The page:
Antifa Punks and Boogaloo Bois: A Tale of Two Scapegoats Reply

By Nicky Reid aka Comrade Hermit

Exile in Happy Valley

It was the kind of story that always seems to fly just beneath the radar. You probably missed it. I nearly did. Somewhere between the Pride parades and the Fourth of July, while the country was busy hyperventilating over the latest Coronavirus spike and I was busy scrubbing the glitter and gunpowder from my crack, a memo from Attorney General and Melvin Purvis impersonator William Barr was published by those fine parasites at the Washington Post. In this memo, Barr directed the Justice Department to form a task force devoted to combating the vague scourge of “Anti-Government Extremists.” The task force was to be led by a junta of state attorneys and would gather information on individuals and organizations deemed to be a threat by the same Attorney General who brought us Ruby Ridge.


U.S. Supreme Court deems half of Oklahoma a Native American reservation Reply

On the surface-level at least, this seems like a major victory for native rights and may actually be, even if the overarching presence of the federal regime remains. If the lumpenproletariat (the most oppressed social class) is the class vanguard in the struggle against the state, Native American tribes (the most oppressed ethnic communities) would have to be the ethnic vanguard.

By Lawrence Hurley

WASHINGTON (Reuters) – The U.S. Supreme Court on Thursday recognized about half of Oklahoma as Native American reservation land and overturned a tribe member’s rape conviction because the location where the crime was committed should have been considered outside the reach of state criminal law.

The justices ruled 5-4 in favor of a man named Jimcy McGirt and agreed that the site of the rape should have been recognized as part of a reservation based on the historical claim of the Muscogee (Creek) Nation – beyond the jurisdiction of state authorities.

The decision means that for the first time much of eastern Oklahoma is legally considered reservation land. More than 1.8 million people live in the land at issue, including roughly 400,000 in Tulsa, Oklahoma’s second-largest city.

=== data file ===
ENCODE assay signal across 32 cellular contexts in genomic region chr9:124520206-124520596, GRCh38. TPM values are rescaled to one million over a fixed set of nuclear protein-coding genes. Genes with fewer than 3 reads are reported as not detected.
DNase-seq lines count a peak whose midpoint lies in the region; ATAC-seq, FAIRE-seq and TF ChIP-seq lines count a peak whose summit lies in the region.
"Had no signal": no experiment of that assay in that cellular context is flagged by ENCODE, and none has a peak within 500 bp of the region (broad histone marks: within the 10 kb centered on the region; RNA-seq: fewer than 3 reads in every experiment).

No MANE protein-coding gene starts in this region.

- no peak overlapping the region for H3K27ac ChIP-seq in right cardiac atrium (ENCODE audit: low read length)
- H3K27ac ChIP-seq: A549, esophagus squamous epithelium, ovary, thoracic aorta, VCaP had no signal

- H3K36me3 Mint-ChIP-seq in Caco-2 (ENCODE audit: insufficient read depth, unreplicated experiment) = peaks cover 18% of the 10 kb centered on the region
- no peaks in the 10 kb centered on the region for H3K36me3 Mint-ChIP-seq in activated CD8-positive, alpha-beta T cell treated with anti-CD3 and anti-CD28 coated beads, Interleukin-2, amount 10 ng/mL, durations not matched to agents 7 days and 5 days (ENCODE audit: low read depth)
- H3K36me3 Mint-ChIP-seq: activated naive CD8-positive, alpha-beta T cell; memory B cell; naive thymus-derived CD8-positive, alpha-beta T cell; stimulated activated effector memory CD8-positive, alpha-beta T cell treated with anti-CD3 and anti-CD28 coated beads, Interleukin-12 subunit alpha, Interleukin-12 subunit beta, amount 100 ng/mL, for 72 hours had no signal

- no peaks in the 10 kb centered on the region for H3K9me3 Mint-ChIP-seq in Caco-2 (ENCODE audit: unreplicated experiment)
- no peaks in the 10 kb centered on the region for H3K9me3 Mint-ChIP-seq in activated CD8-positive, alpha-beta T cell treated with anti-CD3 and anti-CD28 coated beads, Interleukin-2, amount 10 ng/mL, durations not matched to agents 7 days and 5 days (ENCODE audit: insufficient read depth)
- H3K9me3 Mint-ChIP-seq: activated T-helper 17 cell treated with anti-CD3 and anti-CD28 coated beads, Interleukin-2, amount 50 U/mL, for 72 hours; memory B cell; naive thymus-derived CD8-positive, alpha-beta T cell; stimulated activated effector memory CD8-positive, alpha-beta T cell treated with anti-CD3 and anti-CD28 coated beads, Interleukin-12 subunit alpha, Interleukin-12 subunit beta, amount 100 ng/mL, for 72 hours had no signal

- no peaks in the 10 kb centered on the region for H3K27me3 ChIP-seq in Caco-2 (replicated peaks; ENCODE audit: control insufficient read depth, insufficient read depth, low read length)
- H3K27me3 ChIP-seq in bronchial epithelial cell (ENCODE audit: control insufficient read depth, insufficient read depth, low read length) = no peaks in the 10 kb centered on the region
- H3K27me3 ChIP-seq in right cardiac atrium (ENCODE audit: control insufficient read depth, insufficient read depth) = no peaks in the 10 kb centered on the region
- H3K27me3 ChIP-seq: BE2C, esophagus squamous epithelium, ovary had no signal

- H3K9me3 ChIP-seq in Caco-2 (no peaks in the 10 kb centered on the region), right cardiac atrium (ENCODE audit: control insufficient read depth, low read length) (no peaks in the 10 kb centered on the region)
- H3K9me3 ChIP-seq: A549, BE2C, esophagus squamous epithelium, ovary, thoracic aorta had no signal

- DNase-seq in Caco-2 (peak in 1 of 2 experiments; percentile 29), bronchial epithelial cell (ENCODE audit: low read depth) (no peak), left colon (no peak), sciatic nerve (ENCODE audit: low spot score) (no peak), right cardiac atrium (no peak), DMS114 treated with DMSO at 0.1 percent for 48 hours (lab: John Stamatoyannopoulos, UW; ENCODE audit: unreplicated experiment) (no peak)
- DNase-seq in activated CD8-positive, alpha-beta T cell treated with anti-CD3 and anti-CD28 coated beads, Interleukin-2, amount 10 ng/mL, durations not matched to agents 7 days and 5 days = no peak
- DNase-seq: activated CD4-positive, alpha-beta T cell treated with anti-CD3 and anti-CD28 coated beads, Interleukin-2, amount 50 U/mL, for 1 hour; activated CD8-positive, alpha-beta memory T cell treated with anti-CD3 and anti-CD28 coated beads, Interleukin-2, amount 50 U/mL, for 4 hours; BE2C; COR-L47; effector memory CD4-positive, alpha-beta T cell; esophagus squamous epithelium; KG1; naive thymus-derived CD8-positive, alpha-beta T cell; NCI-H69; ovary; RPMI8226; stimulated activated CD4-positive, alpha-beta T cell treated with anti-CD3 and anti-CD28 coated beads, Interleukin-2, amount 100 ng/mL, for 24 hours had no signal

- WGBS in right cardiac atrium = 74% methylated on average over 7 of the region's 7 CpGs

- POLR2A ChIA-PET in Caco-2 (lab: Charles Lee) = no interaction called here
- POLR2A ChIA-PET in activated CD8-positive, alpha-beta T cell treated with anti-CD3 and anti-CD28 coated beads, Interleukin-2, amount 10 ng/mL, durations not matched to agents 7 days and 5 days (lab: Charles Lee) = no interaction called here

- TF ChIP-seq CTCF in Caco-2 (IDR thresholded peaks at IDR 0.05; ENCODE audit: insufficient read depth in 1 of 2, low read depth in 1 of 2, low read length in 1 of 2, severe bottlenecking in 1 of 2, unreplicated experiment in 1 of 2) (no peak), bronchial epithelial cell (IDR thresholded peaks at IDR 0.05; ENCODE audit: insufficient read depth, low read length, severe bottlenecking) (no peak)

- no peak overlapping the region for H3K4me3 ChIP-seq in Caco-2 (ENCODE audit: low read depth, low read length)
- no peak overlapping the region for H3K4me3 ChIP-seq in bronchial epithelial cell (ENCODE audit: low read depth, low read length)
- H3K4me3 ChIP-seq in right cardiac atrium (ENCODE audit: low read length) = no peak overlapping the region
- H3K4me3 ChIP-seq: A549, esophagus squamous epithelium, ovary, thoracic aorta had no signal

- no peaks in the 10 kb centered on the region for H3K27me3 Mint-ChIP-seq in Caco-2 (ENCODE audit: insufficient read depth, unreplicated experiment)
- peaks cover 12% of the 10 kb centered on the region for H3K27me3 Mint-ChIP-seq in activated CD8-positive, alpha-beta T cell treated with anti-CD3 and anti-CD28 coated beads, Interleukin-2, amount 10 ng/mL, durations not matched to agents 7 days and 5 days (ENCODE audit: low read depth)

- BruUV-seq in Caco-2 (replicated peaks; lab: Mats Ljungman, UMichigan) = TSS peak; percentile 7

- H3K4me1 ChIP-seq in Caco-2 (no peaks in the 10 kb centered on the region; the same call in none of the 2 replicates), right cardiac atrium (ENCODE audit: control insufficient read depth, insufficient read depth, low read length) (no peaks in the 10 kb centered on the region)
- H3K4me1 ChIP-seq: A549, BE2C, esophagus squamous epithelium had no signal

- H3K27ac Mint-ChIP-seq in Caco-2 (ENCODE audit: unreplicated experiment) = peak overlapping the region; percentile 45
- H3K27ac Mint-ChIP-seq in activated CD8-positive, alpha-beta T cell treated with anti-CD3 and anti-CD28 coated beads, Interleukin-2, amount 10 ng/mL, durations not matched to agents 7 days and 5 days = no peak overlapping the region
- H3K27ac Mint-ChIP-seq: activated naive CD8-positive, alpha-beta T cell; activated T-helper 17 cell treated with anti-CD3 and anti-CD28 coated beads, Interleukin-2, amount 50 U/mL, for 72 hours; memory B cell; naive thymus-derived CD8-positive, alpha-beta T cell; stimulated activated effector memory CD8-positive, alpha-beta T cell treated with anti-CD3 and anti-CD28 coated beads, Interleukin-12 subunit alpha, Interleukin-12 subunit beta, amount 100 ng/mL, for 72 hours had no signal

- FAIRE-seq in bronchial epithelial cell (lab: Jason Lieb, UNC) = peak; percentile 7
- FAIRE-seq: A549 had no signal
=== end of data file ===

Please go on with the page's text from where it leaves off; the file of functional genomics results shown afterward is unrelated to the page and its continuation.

Conservative Justice Neil Gorsuch wrote the ruling, joining the court’s four liberals in the majority.

Gorsuch referenced the complex historical record that started with the forced relocation by the U.S. government of Native Americans, including the Creek Nation, to Oklahoma in a traumatic 19th century event known as the “trail of tears.” At the time, the U.S. government pledged that the new land would be theirs in perpetuity.

“Today we are asked whether the land these treaties promised remains an Indian reservation for purposes of federal criminal law. Because Congress has not said otherwise, we hold the government to its word,” Gorsuch wrote.

Gorsuch rejected the state’s arguments, which he said would require turning a “blind eye” to the federal government’s past promises.

In a joint statement, the state, the Creek Nation and the other four of what is known as the “Five Tribes” of Oklahoma said they were making “substantial progress” toward an agreement on shared jurisdiction that they would present to the federal government. The other tribes are the Cherokee, Chickasaw, Choctaw and Seminole.


Authorities execute search warrant on St. Louis couple who pointed guns at protesters 3

This case is going to be a major culture war focus. Anyone who wants to know what’s going on politically right now needs to read Carl Schmitt’s “The Concept of the Political” and “The Crisis of Parliamentary Democracy,” which were written in the 1920s as the Weimar Republic was falling apart. Increasingly, the Red Tribe and Blue Tribe view each other as existential enemies (Schmitt’s “friend/enemy” distinction). Likewise,  bourgeois liberal concepts such as “parliamentary democracy” or “rule fo law” can only function when all sides recognize the process as legitimate and the losing side is willing to lose peacefully or gracefully on the assumption they will get another chance, or when there is some basic consensus on what law is or ought to be.

By Marty Johnson